We returned the way that we had come and onto the motorway and back into Spain. This was a really relaxing drive as we travelled along the elevated sections of the motorway at the same height as the tops of the pine trees we admired the views all around. Galicia has preserved dense Atlantic forests where wildlife is commonly found and is relatively unpolluted. The untouched countryside is composed of green hills, steep cliffs and estuaries and is very different from what is traditionally imagined as typical Spanish landscape. In a very short time we were back at Pontevedra where we left the motorway and headed west out to the coast and to the resort of A Toxa at the end of a long peninsula. An important geographical feature of Galicia is the presence of many fjord-like indentations. These are called rías and are divided into the Rías Altas, and the Rías Baixas and they are important for fishing, and make the entire coastline an important marine area. They also make for long journeys because the roads follow the coast and seem to go on endlessly before reaching anywhere.
The reason for driving to A Toxa was simply to see its only famous tourist attraction; the small twelfth century church of San Caralampio set in beautiful gardens and which is completely covered in scallop shells. We crossed the bridge from O Grove to the island and drove straight to the church. It had been a long way to drive but it was really worth it and the church looked magnificent in the early afternoon sun and framed against a perfect blue sky with its gleaming scallop shells bleached white by the sun. The place was extremely quiet with no shops or restaurants but we were hungry now so we drove back to O Grove, parked the car and looked for somewhere to eat. We found a sea food restaurant with pavement tables just catching the last of the day’s sun before it dipped down behind the waterfront buildings and we enjoyed more sea food, well, some of us enjoyed more seafood, and afterwards we walked around the busy little harbour where they were preparing for a major festival that was due to begin sometime during the following week.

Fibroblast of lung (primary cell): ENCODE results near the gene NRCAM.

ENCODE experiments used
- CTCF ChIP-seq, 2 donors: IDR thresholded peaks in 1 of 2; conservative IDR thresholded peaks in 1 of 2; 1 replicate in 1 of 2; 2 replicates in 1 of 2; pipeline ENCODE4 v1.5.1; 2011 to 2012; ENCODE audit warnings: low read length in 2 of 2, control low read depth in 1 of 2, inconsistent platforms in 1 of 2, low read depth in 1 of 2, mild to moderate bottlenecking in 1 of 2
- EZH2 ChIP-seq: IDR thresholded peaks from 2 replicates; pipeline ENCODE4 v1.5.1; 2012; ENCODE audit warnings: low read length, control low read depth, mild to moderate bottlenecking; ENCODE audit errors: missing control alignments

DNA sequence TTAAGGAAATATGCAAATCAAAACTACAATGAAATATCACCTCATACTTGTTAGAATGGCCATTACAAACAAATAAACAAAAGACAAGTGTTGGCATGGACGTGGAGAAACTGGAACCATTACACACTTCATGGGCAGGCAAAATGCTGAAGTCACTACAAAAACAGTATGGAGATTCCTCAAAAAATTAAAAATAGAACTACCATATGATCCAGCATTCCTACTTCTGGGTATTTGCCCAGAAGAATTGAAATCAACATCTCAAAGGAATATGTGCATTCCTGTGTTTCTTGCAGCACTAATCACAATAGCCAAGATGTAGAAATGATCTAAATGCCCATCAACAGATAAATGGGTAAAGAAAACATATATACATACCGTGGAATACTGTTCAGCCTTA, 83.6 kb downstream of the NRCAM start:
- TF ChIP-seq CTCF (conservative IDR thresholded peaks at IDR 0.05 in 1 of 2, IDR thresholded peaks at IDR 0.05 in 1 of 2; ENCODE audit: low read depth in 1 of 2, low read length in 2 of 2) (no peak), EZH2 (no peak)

We left A Toxa and followed the coast road and got mixed up at a roundabout where we missed the road to the new motorway and ended up instead on the coast road where we crossed the Rio Umia and arrived in the town of Cambados, which didn’t look especially promising but we had lots of the afternoon left so we parked the car and walked into the centre of the town, which rather took us all by surprise.
Cambados is at the heart of Albariño wine country and there were lots of shops with tempting offers. At the top of the town was a large square with leafy trees, cobbled streets, stately houses with original balconies and the neo-classical church of San Bieito where, this being Sunday, there was a service taking place inside. In Cambados the most famous houses are those of the vineyard owners and the wine merchants, the Royal Hospital and next door, built on the remains of the old seventeenth century stately home, the National Parador of the Albariño. The was a friendly little bar next to the five star hotel so we sat in the last of the day’s warm sunshine and had a last drink before returning along the coast road to Pontescures.
The journey was slow through all of the little coastal towns on the way and culminating in congestion in the scruffy town of Villagarcia de Arosa and with my patience only just holding out I was pleased to get through it and onto the relatively open road back to the hotel. It had been a long but rewarding day and I for one was really pleased to reach the hotel bar for a glass of cold beer and a plate or two of appetizers before eating once again in the hotel. The evening meal was interesting, Sue and Christine bypassed the main meals and went straight for the sweet and Micky had a beef kebab that had lots of chicken bones in it and when questioned the hotel owner looked surprised and declared this to be a good combo!
At the end of the meal I requested the bill and surprise, surprise he had forgotten about the free meal offer and charged us for everything. I challenged this but he explained that we had messed him about by not accepting the truck stop hotel, this had cost him money and he couldn’t therefore honour his free meal offer. Excuse me! Messed him about? I don't think so! I was the one who nearly lost all my friends! We were the ones inconvenienced by his faulty plumbing story but he wasn’t budging and I wasn’t in the mood for an argument so said no more and soon after that he disappeared and we didn’t see him again, and we never will because this is a hotel that we will not be returning to.
The next morning we woke early, had breakfast and I practiced my Spanish again and it was worth it because after that the breakfast lady brought us croissants as well as bread and lots and lots of tea. After that we drove without incident back to the airport returned the car and waited for the flight that brought us back to Stansted in time for lunch at a nearby country pub where Sue and Christine choose fish, cooked English style, as they prefer it, and I think they were glad of that!